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Notes of Interest:

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Accidents aboard USS INCHON:

December 16, 1975west of Italy
USS INCHON and USS CALOOSAHATCHEE (AO 98) are in a minor collision during refueling in rough seas west of Italy.
February 5, 1980Atlantic
USS INCHON collides with USS SPIEGEL GROVE (LSD 32) while refueling in the Atlantic en route to the Mediterranean Sea, with reportedly no injuries and only minor damage.
October 7, 1981Norfolk, Va.
USS INCHON suffers a boiler explosion while preparing to get underway from Norfolk, Va.
June 11, 1984off North Carolina
During work-ups off the coast of North Carolina USS INCHON develops a leak in the fuel oil transfer system and returns to Norfolk, Va., for repairs.
August 13, 1986off the US East Coast
USS INCHON suffers a casualty to the ship's evaporators while underway to Moorehead City, NC, causing the ship to return to Norfolk, Va., for two days of repairs.
November 14, 1989Norfolk, Va.
A fire in the hangar deck of USS INCHON injurs 31 people while the ship is docked for maintenance in Norfolk, Va.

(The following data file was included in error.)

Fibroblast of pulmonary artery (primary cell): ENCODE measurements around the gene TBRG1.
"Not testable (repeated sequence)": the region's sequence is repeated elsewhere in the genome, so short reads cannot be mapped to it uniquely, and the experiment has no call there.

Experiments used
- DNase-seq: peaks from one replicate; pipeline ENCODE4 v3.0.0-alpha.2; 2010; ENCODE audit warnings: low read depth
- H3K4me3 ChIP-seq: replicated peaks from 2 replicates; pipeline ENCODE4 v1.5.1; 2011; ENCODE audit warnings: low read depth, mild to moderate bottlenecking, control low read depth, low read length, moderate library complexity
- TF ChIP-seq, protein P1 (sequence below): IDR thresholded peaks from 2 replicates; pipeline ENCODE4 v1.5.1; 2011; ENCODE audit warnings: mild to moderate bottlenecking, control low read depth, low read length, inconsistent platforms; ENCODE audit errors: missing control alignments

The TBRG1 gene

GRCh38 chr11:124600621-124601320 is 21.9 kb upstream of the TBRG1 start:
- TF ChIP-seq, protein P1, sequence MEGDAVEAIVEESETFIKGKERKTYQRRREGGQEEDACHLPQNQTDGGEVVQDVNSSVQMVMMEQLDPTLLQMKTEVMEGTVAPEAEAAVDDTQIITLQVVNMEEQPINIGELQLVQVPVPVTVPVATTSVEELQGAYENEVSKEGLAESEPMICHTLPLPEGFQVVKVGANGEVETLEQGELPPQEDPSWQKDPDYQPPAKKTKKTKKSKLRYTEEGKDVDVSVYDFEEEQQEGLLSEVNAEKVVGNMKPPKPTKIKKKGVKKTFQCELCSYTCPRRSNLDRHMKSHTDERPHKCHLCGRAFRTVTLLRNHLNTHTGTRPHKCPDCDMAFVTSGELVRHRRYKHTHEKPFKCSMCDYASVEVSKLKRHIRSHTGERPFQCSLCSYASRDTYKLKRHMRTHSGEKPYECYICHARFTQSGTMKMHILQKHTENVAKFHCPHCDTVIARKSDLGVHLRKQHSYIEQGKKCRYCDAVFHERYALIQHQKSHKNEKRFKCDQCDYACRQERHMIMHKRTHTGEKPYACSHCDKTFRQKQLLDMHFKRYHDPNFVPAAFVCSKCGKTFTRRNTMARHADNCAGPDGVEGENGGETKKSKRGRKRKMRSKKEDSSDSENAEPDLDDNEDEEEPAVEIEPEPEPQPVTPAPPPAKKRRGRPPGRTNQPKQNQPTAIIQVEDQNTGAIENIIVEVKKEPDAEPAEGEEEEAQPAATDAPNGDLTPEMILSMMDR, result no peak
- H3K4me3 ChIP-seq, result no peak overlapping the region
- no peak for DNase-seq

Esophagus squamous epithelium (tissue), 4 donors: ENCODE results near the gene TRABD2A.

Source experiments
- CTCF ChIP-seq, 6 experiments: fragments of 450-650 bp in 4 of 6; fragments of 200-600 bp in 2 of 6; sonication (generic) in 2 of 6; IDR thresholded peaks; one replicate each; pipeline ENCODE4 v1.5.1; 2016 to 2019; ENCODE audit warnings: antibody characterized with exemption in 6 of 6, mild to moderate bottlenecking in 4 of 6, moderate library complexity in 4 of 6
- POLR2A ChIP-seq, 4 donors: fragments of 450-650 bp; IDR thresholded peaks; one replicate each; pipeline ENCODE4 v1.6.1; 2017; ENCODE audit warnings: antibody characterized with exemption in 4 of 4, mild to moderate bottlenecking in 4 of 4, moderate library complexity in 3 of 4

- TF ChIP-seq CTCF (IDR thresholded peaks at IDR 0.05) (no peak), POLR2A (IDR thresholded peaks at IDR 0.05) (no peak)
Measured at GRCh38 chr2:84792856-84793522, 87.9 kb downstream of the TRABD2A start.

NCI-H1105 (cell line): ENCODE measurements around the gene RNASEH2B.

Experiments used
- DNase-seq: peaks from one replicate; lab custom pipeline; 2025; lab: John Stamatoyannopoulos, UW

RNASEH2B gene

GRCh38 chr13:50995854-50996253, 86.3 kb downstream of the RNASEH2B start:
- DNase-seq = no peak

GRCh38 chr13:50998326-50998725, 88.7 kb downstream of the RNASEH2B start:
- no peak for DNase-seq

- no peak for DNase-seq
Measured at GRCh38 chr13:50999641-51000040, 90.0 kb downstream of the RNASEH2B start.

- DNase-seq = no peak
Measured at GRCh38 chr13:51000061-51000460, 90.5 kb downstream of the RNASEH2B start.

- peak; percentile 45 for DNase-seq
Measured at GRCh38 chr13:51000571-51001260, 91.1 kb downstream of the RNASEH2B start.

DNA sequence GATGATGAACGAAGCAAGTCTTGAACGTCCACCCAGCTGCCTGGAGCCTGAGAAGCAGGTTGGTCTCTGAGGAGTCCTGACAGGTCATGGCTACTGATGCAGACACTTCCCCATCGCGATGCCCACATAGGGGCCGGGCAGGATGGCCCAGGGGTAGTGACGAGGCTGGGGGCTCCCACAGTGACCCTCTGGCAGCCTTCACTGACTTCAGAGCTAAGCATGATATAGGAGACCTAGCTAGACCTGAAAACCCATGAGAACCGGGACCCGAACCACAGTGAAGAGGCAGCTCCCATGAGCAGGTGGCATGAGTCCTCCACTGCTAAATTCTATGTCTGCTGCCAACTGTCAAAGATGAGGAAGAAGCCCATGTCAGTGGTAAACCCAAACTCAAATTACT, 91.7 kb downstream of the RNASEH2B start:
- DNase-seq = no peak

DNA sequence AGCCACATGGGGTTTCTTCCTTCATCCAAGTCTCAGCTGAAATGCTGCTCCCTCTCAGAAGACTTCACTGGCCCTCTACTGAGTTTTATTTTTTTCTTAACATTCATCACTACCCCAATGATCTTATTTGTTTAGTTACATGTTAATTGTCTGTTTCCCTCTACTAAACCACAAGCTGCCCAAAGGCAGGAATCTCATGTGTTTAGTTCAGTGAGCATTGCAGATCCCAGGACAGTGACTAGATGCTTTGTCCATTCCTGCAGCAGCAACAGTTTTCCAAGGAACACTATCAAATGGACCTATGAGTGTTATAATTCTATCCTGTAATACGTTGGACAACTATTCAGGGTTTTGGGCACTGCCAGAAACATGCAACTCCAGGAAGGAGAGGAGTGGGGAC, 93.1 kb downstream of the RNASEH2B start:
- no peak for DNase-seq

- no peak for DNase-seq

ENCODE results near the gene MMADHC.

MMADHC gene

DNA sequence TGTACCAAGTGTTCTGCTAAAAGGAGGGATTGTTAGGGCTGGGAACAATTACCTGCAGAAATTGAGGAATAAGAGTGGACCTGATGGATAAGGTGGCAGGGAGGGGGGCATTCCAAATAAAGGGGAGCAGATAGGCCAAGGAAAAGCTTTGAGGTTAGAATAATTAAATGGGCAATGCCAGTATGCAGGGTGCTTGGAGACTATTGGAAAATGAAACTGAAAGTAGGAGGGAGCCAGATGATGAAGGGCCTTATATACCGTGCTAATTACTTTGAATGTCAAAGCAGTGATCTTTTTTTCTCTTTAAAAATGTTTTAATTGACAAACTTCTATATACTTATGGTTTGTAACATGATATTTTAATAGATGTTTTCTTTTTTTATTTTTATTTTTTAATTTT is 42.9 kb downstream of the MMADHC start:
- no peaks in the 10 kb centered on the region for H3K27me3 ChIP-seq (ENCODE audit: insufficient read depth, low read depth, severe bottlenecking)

October 19, 2001Naval Station Ingleside, TX.
A fire was discovered in the ship's Boiler Room at approximately 5:42 p.m. (local time). Firefighting crews from INCHON and Naval Station Ingleside Fire Department responded to the scene, assisted by rescue and assistance teams from several other ships based at the naval station. Crews extinguished the fire at approximately 6:26 p.m. One crew member, Machinist's Mate Third Class Ronnie Joe Palm Jr., was killed and seven other sailors were injured. Six of them were treated for minor burns or smoke inhalation and released; one remained hospitalized in a local facility.
USS INCHON had completed tests of its engineering and operational systems after a regularly scheduled planned maintenance availability at Naval Station Ingleside at the time of the incident.

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USS INCHON Patch Gallery:

Operation Desert Storm